Political identities: The missing link in the study of populism
Political identities are crucial for understanding electoral behavior: individuals who identify with a political party behave as loyal supporters who would hardly vote for competitors old or new. Although this is an obvious observation, it has received little attention in the study of populism—a set of ideas that not only portrays established political parties as corrupt and self-serving entities but also depicts “the people” as a homogenous and virtuous community that should run the government. In this contribution, we develop a novel theory that claims that populism can thrive only when an antiestablishment political identity exists. This identity denotes an emotional and rational repulsion toward all established political parties in a given country. We test our theory by analyzing original survey data from contemporary Chile. The empirical analysis reveals not only that a limited segment of the electorate holds an antiestablishment political identity coalesced by populism but also that there is a large segment of apartisans adverse to populism. These empirical findings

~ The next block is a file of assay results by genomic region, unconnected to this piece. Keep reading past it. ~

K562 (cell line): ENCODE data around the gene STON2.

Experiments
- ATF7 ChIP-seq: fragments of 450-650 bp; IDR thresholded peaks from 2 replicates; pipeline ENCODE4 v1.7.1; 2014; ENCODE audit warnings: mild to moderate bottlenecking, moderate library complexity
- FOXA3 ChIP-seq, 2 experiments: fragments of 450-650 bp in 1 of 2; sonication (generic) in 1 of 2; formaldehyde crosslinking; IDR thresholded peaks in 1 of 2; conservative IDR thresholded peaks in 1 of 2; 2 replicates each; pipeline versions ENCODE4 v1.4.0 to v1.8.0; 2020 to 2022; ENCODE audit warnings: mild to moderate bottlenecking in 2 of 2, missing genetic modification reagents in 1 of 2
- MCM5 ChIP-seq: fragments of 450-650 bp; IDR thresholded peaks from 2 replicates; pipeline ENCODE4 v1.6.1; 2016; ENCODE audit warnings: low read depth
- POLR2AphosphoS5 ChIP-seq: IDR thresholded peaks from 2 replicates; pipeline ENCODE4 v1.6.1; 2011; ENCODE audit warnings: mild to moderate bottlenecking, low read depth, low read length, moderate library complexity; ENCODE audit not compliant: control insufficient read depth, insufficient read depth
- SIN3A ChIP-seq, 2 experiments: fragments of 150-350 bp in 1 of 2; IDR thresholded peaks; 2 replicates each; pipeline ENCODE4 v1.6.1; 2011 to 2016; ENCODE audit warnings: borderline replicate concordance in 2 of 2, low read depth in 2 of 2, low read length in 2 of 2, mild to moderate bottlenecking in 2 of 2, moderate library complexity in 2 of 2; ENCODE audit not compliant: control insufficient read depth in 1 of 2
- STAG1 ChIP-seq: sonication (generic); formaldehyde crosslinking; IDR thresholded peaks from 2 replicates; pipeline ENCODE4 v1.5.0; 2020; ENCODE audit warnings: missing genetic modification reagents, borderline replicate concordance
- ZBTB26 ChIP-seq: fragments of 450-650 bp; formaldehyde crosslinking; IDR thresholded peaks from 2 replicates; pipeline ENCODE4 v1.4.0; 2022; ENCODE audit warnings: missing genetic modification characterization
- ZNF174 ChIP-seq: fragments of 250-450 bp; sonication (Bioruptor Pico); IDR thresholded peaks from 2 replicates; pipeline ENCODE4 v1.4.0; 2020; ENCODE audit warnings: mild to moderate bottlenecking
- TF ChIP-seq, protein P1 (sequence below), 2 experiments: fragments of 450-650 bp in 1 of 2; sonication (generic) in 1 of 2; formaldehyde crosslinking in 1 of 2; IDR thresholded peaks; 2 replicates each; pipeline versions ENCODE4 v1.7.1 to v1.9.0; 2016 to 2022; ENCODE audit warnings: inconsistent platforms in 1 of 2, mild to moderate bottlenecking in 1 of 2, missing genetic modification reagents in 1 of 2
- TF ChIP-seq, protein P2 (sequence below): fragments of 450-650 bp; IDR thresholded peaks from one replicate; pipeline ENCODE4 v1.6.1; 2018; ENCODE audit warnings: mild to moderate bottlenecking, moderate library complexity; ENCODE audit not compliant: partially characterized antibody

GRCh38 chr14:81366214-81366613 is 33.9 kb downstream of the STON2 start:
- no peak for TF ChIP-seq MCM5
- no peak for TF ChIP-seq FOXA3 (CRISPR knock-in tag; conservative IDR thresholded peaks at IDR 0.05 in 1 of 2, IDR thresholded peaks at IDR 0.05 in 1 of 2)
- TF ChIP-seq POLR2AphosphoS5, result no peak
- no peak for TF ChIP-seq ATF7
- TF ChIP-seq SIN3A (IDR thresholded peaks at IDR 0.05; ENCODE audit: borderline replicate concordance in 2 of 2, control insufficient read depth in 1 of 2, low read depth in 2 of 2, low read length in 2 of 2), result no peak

have important consequences for the study of populism, particularly when it comes to analyzing its emergence and electoral potential.
Meléndez, C., Rovira, C. (2917). Political identities: The missing link in the study of populism. Party Politics.